In terms of recommendations, they did also notice that there were high levels of DNS abuse concentrated in a small number of registries and registrars.
So there was a lot of detail to each of these recommendations that will come out in the report. I really encourage everybody, when that comes out, to take a look, but generally, the recommendations they're pushing toward on the DNS abuse is to encourage, incentivize proactive abuse measures.
So let's not be reactive. Let's look for the system to develop and to offer proactive abuse measures. Let's introduce measures to prevent technical DNS abuse, so continually looking for additional safeguards. Let's ensure that data collection is ongoing and acted upon. This was a theme I was talking about before. It always surprises me. A lot of this data collection is for the first time. So we really need to build some data here and some perspective.
And then consider additional means to deal with registry operators or registrars who are not effectively mitigating DNS abuse. So a lot of you will recall in the New gTLD Program, there's some post-delegation dispute resolution processes, things like that, that deal with really I would call them niche or very small situations. They just have not been utilized widely.
But when you talk to brand owners, you'll hear, "This TLD is where all the spam is," or, "This TLD is where I'm seeing a lot of phishing," or you'll hear, "This registrar harbors the bad guys." There really wasn't anything in the New gTLD Program that dealt with those things. The CCT Review Team is recommending that there needs to be additional means to deal with that.
And then in terms of rights protection mechanisms, there were new rights protection mechanisms that were specifically developed for the New gTLD Program. The New gTLD Program was going to be the beta environment for these new mechanisms. Really, what the CCT Review Team is to see did these RPMs, these rights protection mechanisms, help encourage a safe environment and did they promote consumer trust in the DNS?
You're got to measure that against what was the cost impact. When you do that cost-benefit analysis, were these measures worth the cost? As I talk to brand owners, that's a big part of this process. There's definitely increased costs that came along with the New gTLD Program, and while some of the things people feel were good ideas and somewhat helpful, the cost is really hard to justify.
So the review team has been trying to pull together data and work together with other working groups and PDP groups to pull together information to inform this review. So, the CCT team actually has some metrics reporting.
There was an impact study done by the International Trademark Association, or INTA. The ICANN Rights Protection Mechanisms Review Team, the independent review of the Trademark Clearinghouse, and then also parallel work being done by the ongoing working group. So lots of areas to collect data from.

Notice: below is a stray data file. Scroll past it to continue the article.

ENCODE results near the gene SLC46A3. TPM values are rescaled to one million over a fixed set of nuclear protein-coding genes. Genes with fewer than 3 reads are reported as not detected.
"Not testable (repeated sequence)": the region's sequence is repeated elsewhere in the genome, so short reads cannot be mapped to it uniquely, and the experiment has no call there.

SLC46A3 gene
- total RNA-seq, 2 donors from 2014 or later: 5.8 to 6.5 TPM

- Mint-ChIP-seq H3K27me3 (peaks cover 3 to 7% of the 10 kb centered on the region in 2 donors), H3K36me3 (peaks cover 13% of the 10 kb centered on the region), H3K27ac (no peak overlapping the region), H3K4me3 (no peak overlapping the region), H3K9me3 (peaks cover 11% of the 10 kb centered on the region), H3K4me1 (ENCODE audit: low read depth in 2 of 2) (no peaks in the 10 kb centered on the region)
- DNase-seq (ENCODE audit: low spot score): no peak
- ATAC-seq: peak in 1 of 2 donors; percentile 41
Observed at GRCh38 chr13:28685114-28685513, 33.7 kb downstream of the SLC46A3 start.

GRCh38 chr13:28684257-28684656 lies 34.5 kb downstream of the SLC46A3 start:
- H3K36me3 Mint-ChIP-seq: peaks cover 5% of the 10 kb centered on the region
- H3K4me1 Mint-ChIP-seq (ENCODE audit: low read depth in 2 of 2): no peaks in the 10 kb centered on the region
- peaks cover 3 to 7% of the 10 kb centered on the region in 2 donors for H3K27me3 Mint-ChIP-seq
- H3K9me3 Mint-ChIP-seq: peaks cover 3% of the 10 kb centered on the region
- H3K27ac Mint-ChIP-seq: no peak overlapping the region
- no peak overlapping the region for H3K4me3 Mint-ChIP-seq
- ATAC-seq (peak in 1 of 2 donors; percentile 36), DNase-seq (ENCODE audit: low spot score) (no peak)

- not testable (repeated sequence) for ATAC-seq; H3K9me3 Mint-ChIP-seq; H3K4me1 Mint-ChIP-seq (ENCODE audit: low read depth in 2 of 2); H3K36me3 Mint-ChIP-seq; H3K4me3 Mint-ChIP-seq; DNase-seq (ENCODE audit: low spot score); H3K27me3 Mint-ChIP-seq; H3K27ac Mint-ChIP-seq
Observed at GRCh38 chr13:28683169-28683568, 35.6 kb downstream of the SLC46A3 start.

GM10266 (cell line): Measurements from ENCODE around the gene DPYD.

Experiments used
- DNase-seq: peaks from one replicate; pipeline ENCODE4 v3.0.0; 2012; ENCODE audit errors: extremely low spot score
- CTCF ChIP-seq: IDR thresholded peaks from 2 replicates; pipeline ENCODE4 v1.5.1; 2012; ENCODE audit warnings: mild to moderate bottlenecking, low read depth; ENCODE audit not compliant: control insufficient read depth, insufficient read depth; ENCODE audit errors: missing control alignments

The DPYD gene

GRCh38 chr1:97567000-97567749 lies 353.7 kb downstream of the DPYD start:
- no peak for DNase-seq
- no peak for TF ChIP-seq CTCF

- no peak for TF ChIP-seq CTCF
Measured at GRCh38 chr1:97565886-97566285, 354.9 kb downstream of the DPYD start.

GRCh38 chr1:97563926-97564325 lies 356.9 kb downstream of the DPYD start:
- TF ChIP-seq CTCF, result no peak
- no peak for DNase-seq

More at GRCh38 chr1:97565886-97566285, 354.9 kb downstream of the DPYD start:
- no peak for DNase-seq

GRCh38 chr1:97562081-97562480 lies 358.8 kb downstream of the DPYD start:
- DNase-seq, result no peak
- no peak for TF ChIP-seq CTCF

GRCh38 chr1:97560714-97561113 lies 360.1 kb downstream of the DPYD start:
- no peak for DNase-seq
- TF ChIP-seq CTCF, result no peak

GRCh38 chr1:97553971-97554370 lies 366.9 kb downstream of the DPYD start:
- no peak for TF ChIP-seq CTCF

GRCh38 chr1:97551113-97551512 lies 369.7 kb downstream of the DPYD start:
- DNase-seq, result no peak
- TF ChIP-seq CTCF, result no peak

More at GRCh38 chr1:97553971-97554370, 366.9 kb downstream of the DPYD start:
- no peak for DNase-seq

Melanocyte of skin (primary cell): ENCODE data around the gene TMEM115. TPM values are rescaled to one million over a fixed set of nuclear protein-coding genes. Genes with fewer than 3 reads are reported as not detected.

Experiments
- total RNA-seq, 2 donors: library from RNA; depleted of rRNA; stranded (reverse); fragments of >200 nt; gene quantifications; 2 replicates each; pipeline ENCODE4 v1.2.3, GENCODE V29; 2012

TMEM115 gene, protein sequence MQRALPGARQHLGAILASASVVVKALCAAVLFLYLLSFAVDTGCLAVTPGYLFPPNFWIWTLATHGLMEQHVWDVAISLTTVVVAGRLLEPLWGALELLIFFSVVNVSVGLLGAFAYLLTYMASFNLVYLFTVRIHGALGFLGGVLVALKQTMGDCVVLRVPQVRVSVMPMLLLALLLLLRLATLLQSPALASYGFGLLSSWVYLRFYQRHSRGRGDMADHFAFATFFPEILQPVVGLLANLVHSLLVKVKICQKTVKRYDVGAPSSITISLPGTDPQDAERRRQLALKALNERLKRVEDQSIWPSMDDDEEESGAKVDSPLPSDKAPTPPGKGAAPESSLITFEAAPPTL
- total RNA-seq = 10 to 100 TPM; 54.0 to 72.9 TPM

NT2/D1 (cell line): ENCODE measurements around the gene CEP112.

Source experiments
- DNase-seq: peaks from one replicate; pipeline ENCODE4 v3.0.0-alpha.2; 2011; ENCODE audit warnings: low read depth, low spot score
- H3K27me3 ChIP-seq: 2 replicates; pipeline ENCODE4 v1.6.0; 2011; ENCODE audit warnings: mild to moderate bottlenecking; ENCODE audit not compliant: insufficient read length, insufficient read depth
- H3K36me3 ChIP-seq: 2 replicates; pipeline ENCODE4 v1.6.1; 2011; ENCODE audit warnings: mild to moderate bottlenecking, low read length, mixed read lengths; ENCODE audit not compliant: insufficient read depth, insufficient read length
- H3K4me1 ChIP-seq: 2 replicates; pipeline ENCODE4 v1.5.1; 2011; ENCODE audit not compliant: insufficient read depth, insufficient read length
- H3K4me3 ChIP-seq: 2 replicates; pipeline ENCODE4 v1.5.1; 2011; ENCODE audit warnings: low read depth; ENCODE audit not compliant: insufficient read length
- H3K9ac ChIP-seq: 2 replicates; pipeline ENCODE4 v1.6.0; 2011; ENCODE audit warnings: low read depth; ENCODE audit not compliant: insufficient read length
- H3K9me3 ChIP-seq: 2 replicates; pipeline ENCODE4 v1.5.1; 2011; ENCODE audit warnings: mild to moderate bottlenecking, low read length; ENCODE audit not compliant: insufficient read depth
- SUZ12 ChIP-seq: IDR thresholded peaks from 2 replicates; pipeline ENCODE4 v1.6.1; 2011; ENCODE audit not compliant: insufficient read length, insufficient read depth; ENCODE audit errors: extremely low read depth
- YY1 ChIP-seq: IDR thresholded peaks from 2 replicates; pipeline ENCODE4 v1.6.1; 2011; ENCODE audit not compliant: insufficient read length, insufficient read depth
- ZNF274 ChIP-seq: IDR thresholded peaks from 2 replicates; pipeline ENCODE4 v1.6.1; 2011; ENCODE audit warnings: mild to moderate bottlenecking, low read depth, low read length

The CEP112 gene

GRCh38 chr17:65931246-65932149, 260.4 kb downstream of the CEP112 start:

To give you a sense of some of this data and reports and surveys and what they found, the INTA survey really looked to try to gather information directly from brand owners in terms of the costs of the program and what tactics and strategies worked best for them. It really looked at capturing all costs over the past two years, so 2015 and 2016.
This survey really required a lot of heavy lifting by brand owners to pull together this data, kind of extract this information out from their workflow. I think the challenge there . . . It's constantly a balance when you do these surveys. You want to get all this information and be really helpful, but I think because they asked for a whole lot that really took a heavy lifting, they only got 33 respondents.
I think there are still some good observations here. I think there are some questions about would they have gotten more deeper insights if they would have pulled back a little bit on the data or found a way to make it a little bit easier.
Nonetheless, key takeaways were that 90% of brand owners elect to register new gTLDs for defensive purposes. I don't think anybody is surprised by that. Basically, the domain names registered by brand owners are not being utilized. They're parked. The New TLD Program has definitely increased the overall cost of trademark defense. There's definitely a need for further investigation in terms of total enforcement costs related to TLDs.
Disputes, 75% of cases now involve privacy and proxy services, and then there's also a pretty large percentage that encounters some level of inaccurate or incomplete WHOIS information in that process and that dispute process. There's a disproportionate costs associated with new gTLD enforcements compared to overall enforcement actions.
But generally, the rights protection mechanisms that were unique to the New gTLD Program are considered to have been helpful. Again, the cost probably was higher than the overall benefits. So, some interesting insights there.